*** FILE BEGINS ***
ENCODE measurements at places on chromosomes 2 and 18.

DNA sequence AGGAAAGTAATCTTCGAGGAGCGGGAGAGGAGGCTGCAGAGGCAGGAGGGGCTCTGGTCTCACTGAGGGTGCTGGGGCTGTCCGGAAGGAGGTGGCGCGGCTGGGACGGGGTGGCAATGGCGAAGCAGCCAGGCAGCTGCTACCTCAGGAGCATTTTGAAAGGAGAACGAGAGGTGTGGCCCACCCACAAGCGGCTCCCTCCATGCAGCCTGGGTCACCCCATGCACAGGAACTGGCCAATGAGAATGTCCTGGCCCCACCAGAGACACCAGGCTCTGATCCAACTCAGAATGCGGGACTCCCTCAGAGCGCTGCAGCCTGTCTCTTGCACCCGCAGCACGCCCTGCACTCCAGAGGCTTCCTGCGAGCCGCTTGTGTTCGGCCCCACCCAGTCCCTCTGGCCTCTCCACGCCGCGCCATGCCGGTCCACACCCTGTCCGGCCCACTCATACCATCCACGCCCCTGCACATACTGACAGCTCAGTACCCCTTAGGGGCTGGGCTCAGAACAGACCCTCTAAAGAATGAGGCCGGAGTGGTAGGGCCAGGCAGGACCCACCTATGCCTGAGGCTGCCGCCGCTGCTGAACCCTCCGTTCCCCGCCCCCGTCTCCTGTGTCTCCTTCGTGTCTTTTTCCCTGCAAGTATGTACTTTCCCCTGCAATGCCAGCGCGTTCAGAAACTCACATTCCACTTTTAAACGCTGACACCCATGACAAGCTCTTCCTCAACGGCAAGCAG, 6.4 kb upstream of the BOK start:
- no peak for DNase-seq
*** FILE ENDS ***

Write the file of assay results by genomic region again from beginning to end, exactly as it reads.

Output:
ENCODE measurements at places on chromosomes 2 and 18.

DNA sequence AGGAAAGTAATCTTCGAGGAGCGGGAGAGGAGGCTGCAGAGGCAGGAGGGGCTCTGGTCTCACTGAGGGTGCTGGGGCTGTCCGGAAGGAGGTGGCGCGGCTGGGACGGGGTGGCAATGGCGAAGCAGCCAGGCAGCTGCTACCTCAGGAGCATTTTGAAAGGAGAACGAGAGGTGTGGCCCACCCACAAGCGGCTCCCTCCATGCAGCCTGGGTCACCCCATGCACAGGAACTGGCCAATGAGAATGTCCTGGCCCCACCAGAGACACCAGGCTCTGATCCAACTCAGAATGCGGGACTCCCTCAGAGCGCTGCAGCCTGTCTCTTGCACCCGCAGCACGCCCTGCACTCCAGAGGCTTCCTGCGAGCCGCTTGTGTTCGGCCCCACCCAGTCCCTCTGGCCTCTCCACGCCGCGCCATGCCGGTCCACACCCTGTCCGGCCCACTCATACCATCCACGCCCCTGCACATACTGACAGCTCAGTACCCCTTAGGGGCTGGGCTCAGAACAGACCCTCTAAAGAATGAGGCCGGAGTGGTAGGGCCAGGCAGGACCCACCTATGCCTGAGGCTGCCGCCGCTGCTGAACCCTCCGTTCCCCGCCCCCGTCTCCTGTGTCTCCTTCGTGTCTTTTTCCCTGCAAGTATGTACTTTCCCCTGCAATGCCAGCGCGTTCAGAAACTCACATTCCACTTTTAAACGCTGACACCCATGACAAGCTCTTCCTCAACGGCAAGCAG, 6.4 kb upstream of the BOK start:
- no peak for DNase-seq